Middle Ages In the history of Europe, the Middle Ages or medieval period lasted from the 5th to the late 15th century. It began with the fall of the Western Roman Empire and transitioned into the Renaissance and the Age of Discovery. The Middle Ages i ...
, and particularly in the
Tudor period The Tudor period occurred between 1485 and 1603 in England and Wales and includes the Elizabethan period during the reign of Elizabeth I until 1603. The Tudor period coincides with the dynasty of the House of Tudor in England whose first monarch ...
, the term "British" was used to refer to the
Welsh people The Welsh ( cy, Cymry) are a Celtic nation and ethnic group native to Wales. "Welsh people" applies to those who were born in Wales ( cy, Cymru) and to those who have Welsh ancestry, perceiving themselves or being perceived as sharing a cultural ...
and
Cornish people The Cornish people or Cornish ( kw, Kernowyon, ang, Cornwīelisc) are a Celtic ethnic group and nation native to, or associated with Cornwall: and a recognised national minority in the United Kingdom, which can trace its roots to the ancient Br ...
. At that time, it was "the long held belief that these were the remaining descendants of the Britons and that they spoke ' the British tongue.. This notion was supported by texts such as the ''
Historia Regum Britanniae ''Historia regum Britanniae'' (''The History of the Kings of Britain''), originally called ''De gestis Britonum'' (''On the Deeds of the Britons''), is a pseudohistorical account of British history, written around 1136 by Geoffrey of Monmouth. It c ...
'', a
pseudohistorical Pseudohistory is a form of pseudoscholarship that attempts to distort or misrepresent the historical record, often using methods resembling those used in legitimate historical research. The related term cryptohistory is applied to a pseudohistory ba ...
account of ancient British history, written in the mid-12th century by
Geoffrey of Monmouth Geoffrey of Monmouth ( la, Galfridus Monemutensis, Galfridus Arturus, cy, Gruffudd ap Arthur, Sieffre o Fynwy; c. 1095 – c. 1155) was a British cleric, anthropologist and one of the major figures in the development of British historiography and ...
. The ''Historia Regum Britanniae'' chronicled the lives of legendary kings of the Britons in a narrative spanning 2000 years, beginning with the
Trojans Trojan or Trojans may refer to: * Of or from the ancient city of Troy * Trojan language, the language of the historical Trojans Arts and entertainment Music * ''Les Troyens'' ('The Trojans'), an opera by Berlioz, premiered part 1863, part 1890 * ...
founding the ancient British nation and continuing until the
Anglo-Saxon settlement of Britain The Anglo-Saxon settlement of Britain is the process which changed the language and culture of most of what became England from Romano-British to Germanic. The Germanic-speakers in Britain, themselves of diverse origins, eventually developed a ...
in the 7th century forced the Britons to the west, i.e.
Wales Wales ( cy, Cymru ) is a country that is part of the United Kingdom. It is bordered by England to the east, the Irish Sea to the north and west, and the Bristol Channel to the south. It had a population in 2011 of 3,063,456 and has a total area ...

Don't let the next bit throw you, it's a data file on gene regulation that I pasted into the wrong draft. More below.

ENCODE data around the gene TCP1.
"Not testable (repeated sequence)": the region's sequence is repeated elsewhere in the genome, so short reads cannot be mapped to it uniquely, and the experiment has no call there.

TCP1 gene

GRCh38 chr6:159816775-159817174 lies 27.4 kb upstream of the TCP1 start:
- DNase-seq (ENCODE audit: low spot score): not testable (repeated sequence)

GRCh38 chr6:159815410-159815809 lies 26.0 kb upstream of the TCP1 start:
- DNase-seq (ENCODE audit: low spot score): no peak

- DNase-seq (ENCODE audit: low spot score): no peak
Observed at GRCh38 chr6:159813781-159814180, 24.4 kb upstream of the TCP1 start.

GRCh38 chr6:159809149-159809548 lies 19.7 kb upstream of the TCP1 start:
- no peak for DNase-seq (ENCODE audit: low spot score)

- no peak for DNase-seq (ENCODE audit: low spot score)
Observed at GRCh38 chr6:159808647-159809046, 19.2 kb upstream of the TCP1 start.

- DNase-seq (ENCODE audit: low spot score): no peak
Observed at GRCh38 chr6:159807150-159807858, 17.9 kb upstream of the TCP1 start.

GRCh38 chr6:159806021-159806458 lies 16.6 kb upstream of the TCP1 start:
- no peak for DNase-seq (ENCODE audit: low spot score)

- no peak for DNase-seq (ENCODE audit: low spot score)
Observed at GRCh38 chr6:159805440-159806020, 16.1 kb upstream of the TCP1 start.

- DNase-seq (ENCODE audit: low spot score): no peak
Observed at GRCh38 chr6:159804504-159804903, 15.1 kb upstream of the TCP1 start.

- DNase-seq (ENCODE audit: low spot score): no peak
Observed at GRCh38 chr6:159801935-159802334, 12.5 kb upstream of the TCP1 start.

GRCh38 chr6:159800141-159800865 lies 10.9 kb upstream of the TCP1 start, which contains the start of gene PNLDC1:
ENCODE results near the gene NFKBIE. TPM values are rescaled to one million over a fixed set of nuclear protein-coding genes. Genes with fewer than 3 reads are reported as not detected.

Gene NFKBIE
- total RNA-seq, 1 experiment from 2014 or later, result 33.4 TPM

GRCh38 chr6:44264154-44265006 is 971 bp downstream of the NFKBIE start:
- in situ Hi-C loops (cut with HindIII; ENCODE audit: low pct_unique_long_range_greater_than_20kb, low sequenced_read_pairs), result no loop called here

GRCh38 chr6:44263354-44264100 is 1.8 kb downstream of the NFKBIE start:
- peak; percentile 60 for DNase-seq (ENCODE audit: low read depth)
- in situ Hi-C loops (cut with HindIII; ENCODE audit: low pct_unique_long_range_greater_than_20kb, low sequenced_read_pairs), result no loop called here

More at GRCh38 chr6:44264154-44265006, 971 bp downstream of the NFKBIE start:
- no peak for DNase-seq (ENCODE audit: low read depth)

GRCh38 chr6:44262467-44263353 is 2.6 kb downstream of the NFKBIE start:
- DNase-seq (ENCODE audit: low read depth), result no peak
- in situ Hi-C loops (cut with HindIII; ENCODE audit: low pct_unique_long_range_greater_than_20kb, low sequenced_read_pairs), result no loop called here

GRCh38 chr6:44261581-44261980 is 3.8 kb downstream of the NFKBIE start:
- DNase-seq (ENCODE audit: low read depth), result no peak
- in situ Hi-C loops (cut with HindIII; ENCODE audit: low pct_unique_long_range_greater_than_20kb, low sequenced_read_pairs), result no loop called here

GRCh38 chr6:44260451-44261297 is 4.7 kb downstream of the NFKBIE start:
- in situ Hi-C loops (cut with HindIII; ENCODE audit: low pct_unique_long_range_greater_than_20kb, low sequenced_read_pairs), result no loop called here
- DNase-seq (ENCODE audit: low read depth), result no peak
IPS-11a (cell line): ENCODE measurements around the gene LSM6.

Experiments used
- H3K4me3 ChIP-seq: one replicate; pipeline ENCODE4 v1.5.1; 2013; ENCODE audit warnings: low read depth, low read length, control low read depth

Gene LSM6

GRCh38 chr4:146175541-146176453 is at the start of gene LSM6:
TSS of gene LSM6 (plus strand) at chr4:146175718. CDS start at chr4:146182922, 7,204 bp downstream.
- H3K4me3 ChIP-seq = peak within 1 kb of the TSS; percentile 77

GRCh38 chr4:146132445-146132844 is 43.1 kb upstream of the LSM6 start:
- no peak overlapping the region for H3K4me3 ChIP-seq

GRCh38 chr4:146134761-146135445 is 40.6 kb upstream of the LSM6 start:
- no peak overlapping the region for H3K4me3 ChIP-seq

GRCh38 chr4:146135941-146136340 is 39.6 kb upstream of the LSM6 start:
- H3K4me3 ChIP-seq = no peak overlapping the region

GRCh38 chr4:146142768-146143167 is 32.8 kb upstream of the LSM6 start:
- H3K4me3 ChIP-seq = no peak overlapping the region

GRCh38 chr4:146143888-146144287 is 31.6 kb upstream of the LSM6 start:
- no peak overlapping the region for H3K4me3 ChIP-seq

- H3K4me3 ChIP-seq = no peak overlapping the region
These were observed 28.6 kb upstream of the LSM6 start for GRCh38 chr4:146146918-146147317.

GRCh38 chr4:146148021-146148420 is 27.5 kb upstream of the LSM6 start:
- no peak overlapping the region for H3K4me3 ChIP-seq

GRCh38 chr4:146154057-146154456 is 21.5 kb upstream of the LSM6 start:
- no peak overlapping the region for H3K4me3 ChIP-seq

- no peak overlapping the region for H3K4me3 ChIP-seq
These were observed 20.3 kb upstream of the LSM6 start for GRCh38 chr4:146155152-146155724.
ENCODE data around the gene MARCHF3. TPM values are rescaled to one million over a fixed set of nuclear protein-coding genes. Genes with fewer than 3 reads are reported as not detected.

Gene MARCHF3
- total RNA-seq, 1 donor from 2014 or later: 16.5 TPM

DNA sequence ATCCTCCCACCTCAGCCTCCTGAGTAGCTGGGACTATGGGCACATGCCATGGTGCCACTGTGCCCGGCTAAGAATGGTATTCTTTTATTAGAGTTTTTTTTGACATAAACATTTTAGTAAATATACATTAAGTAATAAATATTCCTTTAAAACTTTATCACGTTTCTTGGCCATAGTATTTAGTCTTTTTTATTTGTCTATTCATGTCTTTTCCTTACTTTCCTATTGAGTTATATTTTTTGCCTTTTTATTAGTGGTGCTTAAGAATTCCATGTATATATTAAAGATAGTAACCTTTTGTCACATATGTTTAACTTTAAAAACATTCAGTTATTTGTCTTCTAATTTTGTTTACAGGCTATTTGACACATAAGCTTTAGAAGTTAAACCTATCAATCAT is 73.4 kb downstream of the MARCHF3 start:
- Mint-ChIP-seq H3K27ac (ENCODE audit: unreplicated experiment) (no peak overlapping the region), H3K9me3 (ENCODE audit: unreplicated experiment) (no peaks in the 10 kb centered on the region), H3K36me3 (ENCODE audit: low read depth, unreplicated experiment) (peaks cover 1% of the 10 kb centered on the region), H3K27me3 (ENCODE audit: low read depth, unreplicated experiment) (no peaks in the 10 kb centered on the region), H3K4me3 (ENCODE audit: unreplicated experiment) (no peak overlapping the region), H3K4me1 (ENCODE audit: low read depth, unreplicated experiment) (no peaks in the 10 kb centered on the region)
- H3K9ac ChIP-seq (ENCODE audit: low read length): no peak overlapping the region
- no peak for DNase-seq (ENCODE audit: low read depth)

and
Cornwall Cornwall (; kw, Kernow ) is a ceremonial county in South West England. It is recognised as one of the Celtic nations and is the homeland of the Cornish people. Cornwall is bordered to the north and west by the Atlantic Ocean, to the south by ...

Cornwall
, and north, i.e.
Cumbria Cumbria ( ) is a ceremonial and non-metropolitan county in North West England. The county and Cumbria County Council, its local government, came into existence in 1974 after the passage of the Local Government Act 1972. Cumbria's county town is ...
,
Strathclyde Strathclyde ( in Gaelic, meaning "strath (valley) of the River Clyde") was one of nine former local government regions of Scotland created in 1975 by the Local Government (Scotland) Act 1973 and abolished in 1996 by the Local Government etc. ( ...
and northern Scotland. This legendary Celtic history of Great Britain is known as the
Matter of Britain The Matter of Britain is the body of Medieval literature and legendary material associated with Great Britain and Brittany, and the legendary kings and heroes associated with it, particularly King Arthur. It was one of the three great story c ...
. The Matter of Britain, a
national myth A national myth is an inspiring narrative or anecdote about a nation's past. Such myths often serve as an important national symbol and affirm a set of national values. A national myth may sometimes take the form of a national epic or be incorporat ...
, was retold or reinterpreted in works by
Gerald of Wales Gerald of Wales ( la, Giraldus Cambrensis; cy, Gerallt Gymro; french: Gerald de Barri; ) was a Cambro-Norman archdeacon of Brecon and historian. As a royal clerk to the king and two archbishops, he travelled widely and wrote extensively. He studie ...
, a
Cambro-Norman Cambro-Normans ( la, Cambria; "Wales", cy, Normaniaid Cymreig) were Normans who settled in southern Wales, and Welsh Marches, after the Norman invasion of Wales, allied with their counterpart families who settled England following its conquest. U ...
chronicler who in the 12th and 13th centuries used the term British to refer to the people later known as the Welsh.


History


Ancestral roots

The indigenous people of the